I wonder were I will savor the Presence of Christ in the 50 days of Easter.
Easter Monday brings with it a new emphasis changing the old into new: old leaven is out, and new leaven brought in; new gifts recognized and offered to the Lord for the work of building up the Church. “Clear out the old yeast, so that you may become a fresh batch of dough.” (I Corinthians 5:7) Easter Monday is the second day of a new beginning.
At Easter we sing this verse: “This is the day The Lord has made; let us be glad and rejoice.” As people baptized into the Resurrection we can say: “You and I are the people the Lord has made; let us be glad and rejoice.”
Easter manifests God’s love that is more powerful than death. It’s a liberation: Easter means death no longer enslaves us. Our early Christians saw the light of Jesus Christ bursting forth from the tomb, a light that shatters of death’s bond.
The Resurrection from the dead is God’s great gift of salvation given to us. One theologian writes that the “Resurrection, God ratifies, sums up, and valorizes his material creation. Therefore, Jesus’ resurrection from the dead is not just about him. It’s about all those who will participate in his Mystical Body, the Church, and it’s about all of matter. In raising Jesus bodily from the dead, the Father is raising all of matter to new life.”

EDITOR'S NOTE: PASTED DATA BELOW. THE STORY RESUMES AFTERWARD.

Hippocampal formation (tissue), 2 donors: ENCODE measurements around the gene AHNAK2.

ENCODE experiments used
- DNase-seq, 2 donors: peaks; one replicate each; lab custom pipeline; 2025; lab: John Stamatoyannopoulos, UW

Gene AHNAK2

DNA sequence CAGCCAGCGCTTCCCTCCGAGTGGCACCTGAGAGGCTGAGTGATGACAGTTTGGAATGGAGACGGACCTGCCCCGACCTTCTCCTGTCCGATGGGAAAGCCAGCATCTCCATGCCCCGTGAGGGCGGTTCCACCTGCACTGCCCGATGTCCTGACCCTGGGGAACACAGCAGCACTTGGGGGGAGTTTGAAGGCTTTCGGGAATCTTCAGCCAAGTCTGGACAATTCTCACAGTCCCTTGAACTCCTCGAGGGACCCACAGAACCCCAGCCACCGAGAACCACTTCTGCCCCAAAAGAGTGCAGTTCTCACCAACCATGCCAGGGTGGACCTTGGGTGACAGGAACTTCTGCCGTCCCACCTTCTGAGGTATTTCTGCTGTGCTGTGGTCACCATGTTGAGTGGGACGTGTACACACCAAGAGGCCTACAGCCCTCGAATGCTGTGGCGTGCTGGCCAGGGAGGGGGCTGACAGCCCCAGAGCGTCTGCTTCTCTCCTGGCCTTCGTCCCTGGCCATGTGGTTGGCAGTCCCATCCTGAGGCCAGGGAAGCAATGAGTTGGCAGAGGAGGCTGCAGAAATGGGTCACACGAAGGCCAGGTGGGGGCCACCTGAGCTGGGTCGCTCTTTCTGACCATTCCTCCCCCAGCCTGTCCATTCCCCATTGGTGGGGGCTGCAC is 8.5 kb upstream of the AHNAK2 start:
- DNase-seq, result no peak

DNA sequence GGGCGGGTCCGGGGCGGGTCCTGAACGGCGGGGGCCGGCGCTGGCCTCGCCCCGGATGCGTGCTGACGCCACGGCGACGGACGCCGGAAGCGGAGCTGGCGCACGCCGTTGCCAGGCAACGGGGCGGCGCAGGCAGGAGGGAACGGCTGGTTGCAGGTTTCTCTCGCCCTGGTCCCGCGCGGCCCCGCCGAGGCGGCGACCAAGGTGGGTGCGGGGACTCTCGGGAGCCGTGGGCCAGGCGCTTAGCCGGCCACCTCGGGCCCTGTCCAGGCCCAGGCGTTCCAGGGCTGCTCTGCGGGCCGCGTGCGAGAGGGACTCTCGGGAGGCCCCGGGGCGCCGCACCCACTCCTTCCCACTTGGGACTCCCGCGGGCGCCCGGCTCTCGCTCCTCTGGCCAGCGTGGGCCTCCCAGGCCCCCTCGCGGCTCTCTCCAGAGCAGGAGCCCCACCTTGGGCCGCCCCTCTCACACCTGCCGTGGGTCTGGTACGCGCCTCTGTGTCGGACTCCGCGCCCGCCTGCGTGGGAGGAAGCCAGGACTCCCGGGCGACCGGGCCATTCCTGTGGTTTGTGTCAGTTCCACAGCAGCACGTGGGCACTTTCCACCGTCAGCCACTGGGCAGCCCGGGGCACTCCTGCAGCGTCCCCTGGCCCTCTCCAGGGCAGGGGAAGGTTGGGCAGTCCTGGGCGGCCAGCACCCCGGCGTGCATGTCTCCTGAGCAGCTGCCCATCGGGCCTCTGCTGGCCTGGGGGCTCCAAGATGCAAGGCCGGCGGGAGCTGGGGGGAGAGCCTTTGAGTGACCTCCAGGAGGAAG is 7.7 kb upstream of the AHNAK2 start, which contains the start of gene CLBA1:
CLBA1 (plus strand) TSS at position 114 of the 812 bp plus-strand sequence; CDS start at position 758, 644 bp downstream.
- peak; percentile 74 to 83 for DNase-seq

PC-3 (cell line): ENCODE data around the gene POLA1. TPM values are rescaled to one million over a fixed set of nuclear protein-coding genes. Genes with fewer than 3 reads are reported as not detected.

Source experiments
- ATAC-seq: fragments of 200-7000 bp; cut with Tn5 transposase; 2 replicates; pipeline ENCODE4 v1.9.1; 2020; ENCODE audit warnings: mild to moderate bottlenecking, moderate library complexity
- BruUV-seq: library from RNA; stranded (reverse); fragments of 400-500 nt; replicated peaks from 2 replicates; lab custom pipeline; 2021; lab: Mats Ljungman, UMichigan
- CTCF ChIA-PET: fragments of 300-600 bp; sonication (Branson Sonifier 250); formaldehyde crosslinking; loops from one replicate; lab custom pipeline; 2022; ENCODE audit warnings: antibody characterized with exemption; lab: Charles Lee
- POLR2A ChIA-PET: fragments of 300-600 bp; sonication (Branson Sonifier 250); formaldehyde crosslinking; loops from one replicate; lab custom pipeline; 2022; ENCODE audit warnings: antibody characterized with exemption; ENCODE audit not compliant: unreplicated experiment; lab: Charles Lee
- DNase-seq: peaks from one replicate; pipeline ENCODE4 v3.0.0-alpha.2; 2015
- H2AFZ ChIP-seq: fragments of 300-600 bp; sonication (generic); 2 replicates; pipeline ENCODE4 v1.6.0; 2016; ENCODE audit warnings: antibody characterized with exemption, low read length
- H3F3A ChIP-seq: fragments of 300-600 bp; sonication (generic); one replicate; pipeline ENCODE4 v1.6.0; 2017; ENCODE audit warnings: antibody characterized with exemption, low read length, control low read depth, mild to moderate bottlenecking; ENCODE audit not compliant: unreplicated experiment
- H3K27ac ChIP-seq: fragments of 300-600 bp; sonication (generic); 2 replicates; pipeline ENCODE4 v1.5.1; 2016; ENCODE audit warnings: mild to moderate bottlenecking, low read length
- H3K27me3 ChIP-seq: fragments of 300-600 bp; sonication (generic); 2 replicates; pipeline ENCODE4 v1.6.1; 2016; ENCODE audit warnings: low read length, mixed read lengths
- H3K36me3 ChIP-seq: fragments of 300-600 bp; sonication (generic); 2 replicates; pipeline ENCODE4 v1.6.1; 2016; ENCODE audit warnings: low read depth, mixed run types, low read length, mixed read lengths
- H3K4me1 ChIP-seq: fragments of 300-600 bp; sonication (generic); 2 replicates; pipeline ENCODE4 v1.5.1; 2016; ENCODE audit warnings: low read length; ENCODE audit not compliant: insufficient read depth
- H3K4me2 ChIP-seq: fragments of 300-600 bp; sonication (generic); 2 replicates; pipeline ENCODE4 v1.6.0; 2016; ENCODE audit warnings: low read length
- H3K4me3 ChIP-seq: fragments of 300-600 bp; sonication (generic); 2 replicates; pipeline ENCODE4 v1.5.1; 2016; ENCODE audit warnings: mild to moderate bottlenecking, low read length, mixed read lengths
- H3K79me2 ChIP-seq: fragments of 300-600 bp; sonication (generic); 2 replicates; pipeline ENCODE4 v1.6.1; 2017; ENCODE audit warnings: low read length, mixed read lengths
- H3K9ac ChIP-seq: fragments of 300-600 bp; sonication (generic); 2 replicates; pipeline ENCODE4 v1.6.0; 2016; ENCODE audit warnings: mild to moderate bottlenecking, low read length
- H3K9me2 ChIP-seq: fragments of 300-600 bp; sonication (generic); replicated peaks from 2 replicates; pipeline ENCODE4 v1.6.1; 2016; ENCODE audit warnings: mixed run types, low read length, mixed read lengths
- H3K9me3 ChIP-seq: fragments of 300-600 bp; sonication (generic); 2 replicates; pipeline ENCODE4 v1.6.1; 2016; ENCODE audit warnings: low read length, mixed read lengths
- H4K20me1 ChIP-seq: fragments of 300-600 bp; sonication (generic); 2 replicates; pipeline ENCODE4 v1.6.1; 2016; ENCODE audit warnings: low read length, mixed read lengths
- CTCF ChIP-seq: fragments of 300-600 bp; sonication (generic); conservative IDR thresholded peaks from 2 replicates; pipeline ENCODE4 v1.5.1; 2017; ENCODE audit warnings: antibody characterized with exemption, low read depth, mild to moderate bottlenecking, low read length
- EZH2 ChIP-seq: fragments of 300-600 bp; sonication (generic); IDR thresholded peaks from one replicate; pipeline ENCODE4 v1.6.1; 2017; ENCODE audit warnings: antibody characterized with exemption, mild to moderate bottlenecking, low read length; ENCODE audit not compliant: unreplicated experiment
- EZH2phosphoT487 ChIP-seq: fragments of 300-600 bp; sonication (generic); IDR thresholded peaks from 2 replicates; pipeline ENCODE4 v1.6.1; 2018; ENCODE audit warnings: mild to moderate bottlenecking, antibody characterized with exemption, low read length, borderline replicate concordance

The Resurrection of Jesus from the dead speaks to us as been given a New Creation radically changing the sin of Adam into a new heaven and a new earth, a new body: we are living creatures living within the life of God. In Christ Jesus we are human beings with an alive, flourishing humanity. Christians believe that heaven is not just a spiritual space that our souls go following death. It’s first a new creation on earth with the doors of heaven opened unto new life with the Holy Trinity.
Post Pentecost some of our study and prayer ought to work on what it means to live by the Holy Spirit and how does the Church relate to the Spirit. We need to be serious about the Holy Spirit and not leave such questions to the dust bin or the happy-clappy Christians who claim to be slain in the Spirit alone. Sometimes I get the sense that we Catholics go to extremes when it comes to Holy Spirit: either we pay no attention to the Spirit or we ascribe to much to the Spirit. We even forget that the Spirit is the Third Person of the Trinity: the Bible reveals the Holy Spirit to be God.
There is nothing to fear in coming to understand the what and who the Holy Spirit is for the Catholic.
The Catechism of the Catholic Church (797) teaches:
What the soul is to the human body, the Holy Spirit is to the Body of Christ, which is the Church. To this Spirit of Christ, as an invisible principle, is to be ascribed the fact that all the parts of the body are joined one with the other and with their exalted head; for the whole Spirit of Christ is in the head, the whole Spirit is in the body, and the whole Spirit is in each of the members. The Holy Spirit makes the Church the temple of the living God: